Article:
Give Gaming Peripheral Ecosystems The Finger With SignalRGB
I’ve been singing the praises of Whirlwind FX and its unique version of game-integrated lighting effects for some time. Unlike other lighting engines like Corsair’s iCUE or Razer Chroma that offer a small collection of integrations that are baked into the game files, Whirlwind FX’s SignalRGB software utilizes screen reading technology that generates game-specific integrations. This means that developers don’t need access to game files to create unique integrations, and in fact, users have the ability to create their own. SignalRGB’s library of supported games has grown rapidly over the last couple of years, and now, the service has expanded to non-Whirlwind FX devices. With over 130 supported devices, PC players are now able to get all of the amazing game integrations from SignalRGB for dozens of games. Thanks to SignalRGB, the era of branded ecosystems is about to end.
Everyone knows that the immersive ecosystem is a marketing tactic that peripheral manufacturers use to get you to buy more of their products, but that doesn’t mean that it doesn’t work. I’ve been a sucker for Corsair products for years because iCUE is so easy to use and I can set everything up exactly the way I want. Most, but not all of my gaming accessories are from Corsair, which means that my whole system has one big integrated lighting plan…almost. My RGB mouse mat and laptop stand are both Razer products, meaning that I have to use Razer Chroma to control them. Before, the only solution to this problem was to replace the outliers with Corsair products. I’ve bought the devices I have for a reason, so I’ve never been willing to replace the mouse mat I like with a Corsair version just for better lighting integration. With SignalRGB however, all of my lighting can be controlled from one engine, meaning I finally have all of my RGB devices on one lighting plan.
It’s not a perfect solution yet, especially if, like me, you have a ton of RGB devices. For example, SignalRGB recognizes my Corsair lighting towers, but can’t control them, while it doesn’t even recognize my Corsair RGB fans. On the other hand, my Corsair mouse and keyboard and Razer mouse mat are recognized, and for the first time ever I’m able to sync them up to deliver one consistent lighting effect. I’m hoping Whirlwind FX will continue to add supported devices over time, but if you’re not working with an elaborate setup like mine, there’s a good chance your differently-branded mouse and keyboard are already supported.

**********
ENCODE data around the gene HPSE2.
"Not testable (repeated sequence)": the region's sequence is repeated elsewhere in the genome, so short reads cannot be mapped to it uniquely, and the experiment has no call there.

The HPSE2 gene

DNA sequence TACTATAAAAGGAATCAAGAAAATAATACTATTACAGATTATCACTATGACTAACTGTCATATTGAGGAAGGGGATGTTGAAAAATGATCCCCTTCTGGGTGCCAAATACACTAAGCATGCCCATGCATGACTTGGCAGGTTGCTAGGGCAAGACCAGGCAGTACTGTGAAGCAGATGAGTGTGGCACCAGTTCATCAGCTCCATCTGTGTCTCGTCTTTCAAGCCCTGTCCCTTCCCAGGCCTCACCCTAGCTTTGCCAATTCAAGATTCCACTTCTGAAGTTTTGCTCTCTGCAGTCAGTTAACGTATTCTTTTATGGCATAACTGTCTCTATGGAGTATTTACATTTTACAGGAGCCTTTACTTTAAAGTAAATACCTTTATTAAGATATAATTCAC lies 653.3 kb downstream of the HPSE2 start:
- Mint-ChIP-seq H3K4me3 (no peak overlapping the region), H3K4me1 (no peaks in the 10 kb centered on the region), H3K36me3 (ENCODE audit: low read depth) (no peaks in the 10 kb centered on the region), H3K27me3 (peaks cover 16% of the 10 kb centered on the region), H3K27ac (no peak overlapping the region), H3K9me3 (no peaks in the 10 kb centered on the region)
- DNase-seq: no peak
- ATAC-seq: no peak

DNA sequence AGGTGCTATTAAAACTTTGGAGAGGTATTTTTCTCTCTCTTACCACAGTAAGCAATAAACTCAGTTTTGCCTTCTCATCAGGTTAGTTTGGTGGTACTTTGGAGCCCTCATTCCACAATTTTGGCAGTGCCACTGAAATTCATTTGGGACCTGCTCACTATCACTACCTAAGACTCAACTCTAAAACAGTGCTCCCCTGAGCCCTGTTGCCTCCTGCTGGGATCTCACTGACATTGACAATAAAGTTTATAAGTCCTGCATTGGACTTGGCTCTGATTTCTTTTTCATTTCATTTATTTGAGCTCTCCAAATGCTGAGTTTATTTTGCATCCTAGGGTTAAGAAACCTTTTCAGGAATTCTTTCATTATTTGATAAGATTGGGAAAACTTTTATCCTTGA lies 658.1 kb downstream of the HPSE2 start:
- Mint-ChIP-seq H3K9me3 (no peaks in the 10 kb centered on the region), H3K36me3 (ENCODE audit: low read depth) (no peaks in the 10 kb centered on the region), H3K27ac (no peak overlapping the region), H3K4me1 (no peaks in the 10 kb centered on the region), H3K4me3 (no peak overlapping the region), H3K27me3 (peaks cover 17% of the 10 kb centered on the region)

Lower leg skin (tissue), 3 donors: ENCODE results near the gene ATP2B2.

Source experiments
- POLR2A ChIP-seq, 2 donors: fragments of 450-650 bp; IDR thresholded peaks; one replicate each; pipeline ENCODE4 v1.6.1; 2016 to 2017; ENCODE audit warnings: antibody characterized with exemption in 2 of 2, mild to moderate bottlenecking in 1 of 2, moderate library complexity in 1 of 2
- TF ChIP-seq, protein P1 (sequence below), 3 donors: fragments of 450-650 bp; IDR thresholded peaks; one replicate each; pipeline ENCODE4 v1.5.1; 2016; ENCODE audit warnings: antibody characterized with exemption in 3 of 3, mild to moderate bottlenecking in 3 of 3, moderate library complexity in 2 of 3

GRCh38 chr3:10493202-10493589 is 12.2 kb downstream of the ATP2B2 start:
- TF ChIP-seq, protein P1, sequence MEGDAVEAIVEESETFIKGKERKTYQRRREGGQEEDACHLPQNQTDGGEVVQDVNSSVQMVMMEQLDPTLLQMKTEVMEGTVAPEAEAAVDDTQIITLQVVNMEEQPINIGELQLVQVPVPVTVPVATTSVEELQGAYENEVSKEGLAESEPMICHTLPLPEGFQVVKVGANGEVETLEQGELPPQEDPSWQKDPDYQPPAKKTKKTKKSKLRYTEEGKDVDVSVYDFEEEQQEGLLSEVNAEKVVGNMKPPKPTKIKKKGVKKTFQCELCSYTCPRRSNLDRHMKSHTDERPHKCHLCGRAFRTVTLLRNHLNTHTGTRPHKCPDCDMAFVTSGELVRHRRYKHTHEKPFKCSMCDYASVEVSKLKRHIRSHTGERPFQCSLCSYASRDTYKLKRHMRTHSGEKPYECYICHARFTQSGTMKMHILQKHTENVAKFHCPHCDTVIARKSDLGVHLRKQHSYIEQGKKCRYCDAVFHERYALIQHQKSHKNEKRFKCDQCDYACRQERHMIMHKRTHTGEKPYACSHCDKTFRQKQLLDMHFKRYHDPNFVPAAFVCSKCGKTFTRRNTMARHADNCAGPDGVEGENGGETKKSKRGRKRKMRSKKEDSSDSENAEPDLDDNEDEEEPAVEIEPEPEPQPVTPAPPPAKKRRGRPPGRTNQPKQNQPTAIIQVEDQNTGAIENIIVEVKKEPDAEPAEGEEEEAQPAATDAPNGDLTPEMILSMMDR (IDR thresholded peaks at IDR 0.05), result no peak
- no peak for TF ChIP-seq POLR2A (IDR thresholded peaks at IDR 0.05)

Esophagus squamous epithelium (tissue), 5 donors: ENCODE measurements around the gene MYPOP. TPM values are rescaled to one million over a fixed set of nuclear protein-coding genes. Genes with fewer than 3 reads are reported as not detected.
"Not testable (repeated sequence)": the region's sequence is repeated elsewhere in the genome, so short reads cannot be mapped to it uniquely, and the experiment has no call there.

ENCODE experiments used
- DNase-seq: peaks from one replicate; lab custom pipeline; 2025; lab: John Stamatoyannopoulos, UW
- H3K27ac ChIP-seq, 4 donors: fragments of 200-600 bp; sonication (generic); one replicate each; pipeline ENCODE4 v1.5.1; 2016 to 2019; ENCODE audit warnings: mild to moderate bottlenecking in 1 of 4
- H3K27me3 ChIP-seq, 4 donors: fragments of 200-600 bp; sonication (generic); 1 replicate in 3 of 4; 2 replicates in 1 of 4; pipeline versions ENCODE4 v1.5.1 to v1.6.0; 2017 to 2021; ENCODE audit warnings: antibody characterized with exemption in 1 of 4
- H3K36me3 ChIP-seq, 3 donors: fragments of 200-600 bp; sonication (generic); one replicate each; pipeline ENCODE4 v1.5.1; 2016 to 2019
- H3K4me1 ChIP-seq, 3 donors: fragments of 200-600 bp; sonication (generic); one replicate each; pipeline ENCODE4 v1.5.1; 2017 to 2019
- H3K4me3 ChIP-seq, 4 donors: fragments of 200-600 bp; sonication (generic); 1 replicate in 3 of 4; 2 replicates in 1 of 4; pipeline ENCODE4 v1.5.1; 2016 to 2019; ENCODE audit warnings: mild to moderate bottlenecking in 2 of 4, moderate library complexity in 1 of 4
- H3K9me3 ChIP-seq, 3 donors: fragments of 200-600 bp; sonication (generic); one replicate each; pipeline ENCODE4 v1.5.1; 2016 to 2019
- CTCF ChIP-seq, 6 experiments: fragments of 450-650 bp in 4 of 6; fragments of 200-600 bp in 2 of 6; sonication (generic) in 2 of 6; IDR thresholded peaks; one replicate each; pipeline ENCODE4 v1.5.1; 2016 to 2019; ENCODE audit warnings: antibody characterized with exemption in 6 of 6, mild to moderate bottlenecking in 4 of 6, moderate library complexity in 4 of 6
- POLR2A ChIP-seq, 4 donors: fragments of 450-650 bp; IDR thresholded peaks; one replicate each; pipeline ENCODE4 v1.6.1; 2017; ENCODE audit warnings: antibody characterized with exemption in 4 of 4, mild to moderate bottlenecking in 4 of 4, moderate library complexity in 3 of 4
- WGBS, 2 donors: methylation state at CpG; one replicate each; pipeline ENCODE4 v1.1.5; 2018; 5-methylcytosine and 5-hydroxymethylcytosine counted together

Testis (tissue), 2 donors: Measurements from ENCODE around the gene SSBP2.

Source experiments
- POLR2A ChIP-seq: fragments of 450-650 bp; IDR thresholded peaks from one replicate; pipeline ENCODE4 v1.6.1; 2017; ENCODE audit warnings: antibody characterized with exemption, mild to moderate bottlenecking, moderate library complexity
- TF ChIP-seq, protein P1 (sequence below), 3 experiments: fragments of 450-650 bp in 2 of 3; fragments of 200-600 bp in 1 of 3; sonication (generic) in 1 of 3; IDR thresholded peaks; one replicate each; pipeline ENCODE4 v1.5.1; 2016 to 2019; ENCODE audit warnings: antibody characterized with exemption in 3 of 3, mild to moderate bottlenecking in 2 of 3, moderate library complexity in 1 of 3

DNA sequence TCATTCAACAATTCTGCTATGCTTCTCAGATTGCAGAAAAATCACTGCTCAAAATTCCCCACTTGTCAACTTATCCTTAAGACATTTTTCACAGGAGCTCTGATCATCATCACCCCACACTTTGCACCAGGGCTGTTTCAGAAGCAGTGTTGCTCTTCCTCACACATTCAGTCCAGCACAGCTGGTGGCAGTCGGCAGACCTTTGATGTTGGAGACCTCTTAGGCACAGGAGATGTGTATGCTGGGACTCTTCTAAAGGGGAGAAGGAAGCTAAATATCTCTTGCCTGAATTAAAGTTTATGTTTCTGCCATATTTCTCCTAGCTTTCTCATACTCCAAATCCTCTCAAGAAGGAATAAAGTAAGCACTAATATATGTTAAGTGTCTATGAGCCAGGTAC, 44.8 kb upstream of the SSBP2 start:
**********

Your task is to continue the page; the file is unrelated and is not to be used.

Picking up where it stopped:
Not only am I able to sync up RGB devices like never before, but SignalRGB also has the benefit of eliminating the need to run multiple lighting engines. This frees up memory and may help your PC run faster. The SignalRGB software is fairly lightweight too, especially compared to the entire suite of Razer Synapse add-ons. Both the free and subscription version of SignalRGB offers 70+ lighting effects to choose from, each with customization for things like speed and direction. It’s a fantastic way to get devices from different brands working on the same system, especially if you want to do something relatively simple like a rainbow effect.
SignalRGB’s signature screen reading effects require a subscription of $4.99/month, but I can tell you from my experience with Whirlwind FX keyboards that it’s well worth the price. There are already more than 70 game integrations available for everything from Stardew Valley to Apex Legends. Generally, I don’t find them to be quite as intricate as the iCUE game integrations, but the trade-off is that SignalRGB offers so many and, when there isn’t an integration for the game you’re playing, the ambient screen effect is a fantastic substitute. This mirrors the image on your screen to your devices, so that they match the color and the intensity of whatever you’re seeing in the game. A flash of bright light across your mouse and keyboard can add a lot of immersion to a game even if you’re not using a specific integration.
When you do have an integration on though, SingalRGB just adds that much more to the experience. While every game is a bit different, you’ll generally get things like flashing effects for low ammo, indicators for ability recharges and buffs, and damage indicators. There are all kinds of customization within each integration too, so you can adjust the hue, saturation, and luminance for each setting. It’s a really impressive amount of customization and control considering that it works with any device you already have.
I’m extremely bought into the Corsair ecosystem and have spent years adding devices to and customizing my setup, but I’m also aware that the buy-in for my setup would be a huge barrier to most, and I don’t necessarily recommend doing what I did, especially when SignalRGB is an option. This software allows you to use all of the devices you already have to enjoy dynamic lighting and cool game integrations like never before. I’ve had to rethink my whole setup now that I know I’m not locked into Corsair every time I buy a new peripheral, and it’s making me reconsider what I value most about my devices. It’s a pretty incredible piece of software, and even though there are some limitations with compatibility, I think anyone that appreciates RGB lighting will be blown away by all the things SignalRGB can do.
You can download the free version of SignalRGB now, which includes support for tons of different brands and more than 70 customizable idle effects. To try out the Pro version of SignalRGB, which gives you access to screen ambience effects, game integrations, and audio visualizers, use promo code THEGAMER for one free month. If you want to check out everything SignalRGB Pro has to offer without a subscription, you can use these features on both the Element and Atom keyboard from Whirlwind FX. Click the link to check out our reviews for those devices.
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